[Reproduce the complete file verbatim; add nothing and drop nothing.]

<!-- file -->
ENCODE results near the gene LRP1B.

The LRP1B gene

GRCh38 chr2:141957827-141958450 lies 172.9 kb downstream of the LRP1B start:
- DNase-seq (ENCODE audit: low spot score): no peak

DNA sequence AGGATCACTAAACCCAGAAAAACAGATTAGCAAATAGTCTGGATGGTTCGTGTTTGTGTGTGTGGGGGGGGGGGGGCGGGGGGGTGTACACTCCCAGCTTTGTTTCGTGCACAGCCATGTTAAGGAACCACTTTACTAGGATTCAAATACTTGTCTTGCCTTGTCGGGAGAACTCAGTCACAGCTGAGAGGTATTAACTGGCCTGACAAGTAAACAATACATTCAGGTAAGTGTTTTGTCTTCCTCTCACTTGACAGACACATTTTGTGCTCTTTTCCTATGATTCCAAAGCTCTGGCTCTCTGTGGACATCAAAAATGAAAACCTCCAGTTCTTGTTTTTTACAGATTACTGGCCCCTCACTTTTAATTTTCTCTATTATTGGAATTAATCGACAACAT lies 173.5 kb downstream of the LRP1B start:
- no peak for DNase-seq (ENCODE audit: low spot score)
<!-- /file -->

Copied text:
ENCODE results near the gene LRP1B.

The LRP1B gene

GRCh38 chr2:141957827-141958450 lies 172.9 kb downstream of the LRP1B start:
- DNase-seq (ENCODE audit: low spot score): no peak

DNA sequence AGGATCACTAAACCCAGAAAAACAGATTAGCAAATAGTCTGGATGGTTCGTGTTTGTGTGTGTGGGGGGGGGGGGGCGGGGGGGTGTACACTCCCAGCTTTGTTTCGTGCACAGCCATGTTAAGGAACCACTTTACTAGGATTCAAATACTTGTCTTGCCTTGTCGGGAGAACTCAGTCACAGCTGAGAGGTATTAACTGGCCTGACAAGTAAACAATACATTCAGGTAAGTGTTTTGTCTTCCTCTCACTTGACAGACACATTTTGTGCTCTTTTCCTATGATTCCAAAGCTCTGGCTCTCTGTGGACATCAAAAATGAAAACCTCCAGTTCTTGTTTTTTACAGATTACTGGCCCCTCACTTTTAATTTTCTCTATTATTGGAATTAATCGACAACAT lies 173.5 kb downstream of the LRP1B start:
- no peak for DNase-seq (ENCODE audit: low spot score)